(Bloomberg) -- Germany’s Angela Merkel is wary that pushing U.K. Prime Minister Theresa May too hard in Brexit talks could backfire, according to a person familiar with the chancellor’s thinking.
Chancellery officials in Berlin see a risk that excessive European Union pressure over the Brexit divorce bill could weaken May at home, said the person who asked not to be identified discussing private deliberations. If May were replaced, most of the likely successors are hardline Brexit backers.
Reflecting that caution, Manfred Weber, who leads Merkel’s Christian Democrats in the European Parliament and describes himself as “one of the more skeptical partners” on Brexit, met May in London on Wednesday, and his tone changed dramatically from just a day before.
“I saw today that there is a willingness to go further, there is a willingness to contribute to a positive outcome,” he told reporters. The U.K. has a “credible” position and “there are good arguments on the table from both sides.”
Britain has about two weeks to make a better offer on the contentious divorce bill or risk the humiliation of another EU summit where the bloc refuses once again to start trade talks for the post-Brexit era. The Sun reported Thursday that May was preparing to offer to cover additional commitments amounting to around 20 billion pounds ($26 billion). Meanwhile Politico said that EU negotiators were preparing to offer a Canada-style free-trade agreement, largely leaving out financial services. It cited scoping papers that rejected May’s request for a bespoke trade deal.
Following Weber’s positive response, May also made some headway on the home front, getting her flagship Brexit legislation through its second day of scrutiny unscathed . Pro-European members of her Conservative Party held back from rebelling and the most difficult issues, especially the proposal to write the date the U.K. leaves the EU into the bill, were put off to future votes.
Merkel has made efforts before to support May -- whose position is perilous at the top of a divided Cabinet -- and stood out at the last gathering of EU leaders for her warm words to the U.K. premier.
While the German leader’s stance doesn’t let the U.K. off the hook, it might provide some political cover.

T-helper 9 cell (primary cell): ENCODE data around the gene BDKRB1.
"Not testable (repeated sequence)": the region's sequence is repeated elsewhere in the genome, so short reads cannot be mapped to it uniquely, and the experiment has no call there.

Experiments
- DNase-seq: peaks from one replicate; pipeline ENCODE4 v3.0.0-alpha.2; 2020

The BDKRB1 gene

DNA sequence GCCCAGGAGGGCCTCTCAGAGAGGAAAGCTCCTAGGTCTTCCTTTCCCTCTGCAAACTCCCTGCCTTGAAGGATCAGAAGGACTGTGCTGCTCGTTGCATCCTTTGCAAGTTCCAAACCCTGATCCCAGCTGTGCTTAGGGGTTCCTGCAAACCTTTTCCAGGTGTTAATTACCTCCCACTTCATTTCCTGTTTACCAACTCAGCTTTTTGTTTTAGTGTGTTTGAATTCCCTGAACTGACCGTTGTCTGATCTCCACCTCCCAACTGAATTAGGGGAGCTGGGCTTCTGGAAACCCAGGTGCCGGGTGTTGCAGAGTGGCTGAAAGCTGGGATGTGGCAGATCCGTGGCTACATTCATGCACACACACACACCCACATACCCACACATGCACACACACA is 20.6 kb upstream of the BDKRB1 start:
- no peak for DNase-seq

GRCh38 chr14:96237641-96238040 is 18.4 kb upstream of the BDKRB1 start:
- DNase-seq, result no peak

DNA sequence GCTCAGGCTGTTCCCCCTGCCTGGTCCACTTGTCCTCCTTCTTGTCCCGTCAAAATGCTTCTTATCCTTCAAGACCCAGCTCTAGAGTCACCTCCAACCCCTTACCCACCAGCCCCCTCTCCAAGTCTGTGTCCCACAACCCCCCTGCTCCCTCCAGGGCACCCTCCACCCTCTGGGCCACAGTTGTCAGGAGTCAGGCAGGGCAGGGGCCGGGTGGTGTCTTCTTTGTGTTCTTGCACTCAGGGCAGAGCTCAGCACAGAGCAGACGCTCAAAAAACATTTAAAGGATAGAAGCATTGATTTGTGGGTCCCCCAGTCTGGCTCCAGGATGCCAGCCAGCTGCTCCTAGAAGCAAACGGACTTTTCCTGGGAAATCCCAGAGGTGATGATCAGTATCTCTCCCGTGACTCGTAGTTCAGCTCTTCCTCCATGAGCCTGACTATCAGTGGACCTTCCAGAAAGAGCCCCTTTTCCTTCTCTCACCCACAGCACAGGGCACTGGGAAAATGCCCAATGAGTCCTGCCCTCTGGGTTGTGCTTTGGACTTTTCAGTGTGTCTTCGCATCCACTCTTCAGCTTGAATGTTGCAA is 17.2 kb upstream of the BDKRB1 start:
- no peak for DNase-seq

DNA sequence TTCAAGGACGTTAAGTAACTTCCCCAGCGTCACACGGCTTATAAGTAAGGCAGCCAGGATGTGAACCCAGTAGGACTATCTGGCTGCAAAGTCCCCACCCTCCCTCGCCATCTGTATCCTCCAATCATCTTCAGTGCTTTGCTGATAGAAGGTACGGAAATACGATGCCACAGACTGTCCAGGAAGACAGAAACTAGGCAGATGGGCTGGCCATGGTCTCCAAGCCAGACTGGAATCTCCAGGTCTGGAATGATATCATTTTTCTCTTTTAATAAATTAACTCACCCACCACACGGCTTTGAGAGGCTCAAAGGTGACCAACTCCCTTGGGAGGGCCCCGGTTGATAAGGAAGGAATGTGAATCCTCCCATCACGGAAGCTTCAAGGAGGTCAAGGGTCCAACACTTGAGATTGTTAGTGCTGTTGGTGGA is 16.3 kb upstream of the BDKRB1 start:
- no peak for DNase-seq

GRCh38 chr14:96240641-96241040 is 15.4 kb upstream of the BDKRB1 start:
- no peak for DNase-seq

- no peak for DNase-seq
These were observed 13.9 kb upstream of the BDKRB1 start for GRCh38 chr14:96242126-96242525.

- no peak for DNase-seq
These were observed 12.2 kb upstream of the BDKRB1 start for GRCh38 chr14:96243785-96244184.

Weber was clear that the U.K. has to agree to pay its dues before leaders agree that “sufficient progress” has been made on the divorce for talks to move on to the future relationship. The U.K. has so far offered about 20 billion euros, which is about a third of what EU officials say is owed for liabilities agreed to while members that still need to be paid.
“If somebody is leaving the club he has to pay the open bill,” he said. “I see the will to talk about the issues. I don’t want to comment what she told me in the private dialogue, but I see that it’s clear there are points on the table. Their understanding of what sufficient progress means is on the same line.”
As recently as Tuesday, Weber said it was increasingly unlikely that talks would progress at the crunch summit in mid-December. Behind closed doors, Germany has consistently taken a tough line when diplomats discuss the EU’s joint position, according to people familiar with the talks.
Davis in Berlin
Brexit Secretary David Davis will visit Berlin to make a speech on Thursday, just as Merkel will be immersed in make-or-break party talks to form her next government. There are no plans for the pair to meet.
Britain’s exit, while regretted in Berlin, has been largely absent as a topic in Merkel’s four weeks of exploratory talks with the Free Democrats and Greens.
All of the potential coalition partners agree on the fundamental issues of Brexit, including the primacy of the European Commission’s role in negotiating. While the clock is ticking on Brexit, it’s ticking louder on Merkel’s imminent domestic deadline: she wants the potential coalition partners to agree on a framework for fully-fledged talks by Friday.
“Since there are no diverging views on Brexit among the parties, the issue isn’t playing a major role right now,” said Detlef Seif, a lawmaker from Merkel’s Christian Democratic Union involved in maintaining links with U.K. parliamentarians.
Seif’s view is that Davis has been “stonewalling” on the divorce bill. “The U.K. has to move. We don’t want a number, but we do want to see a calculation method.”
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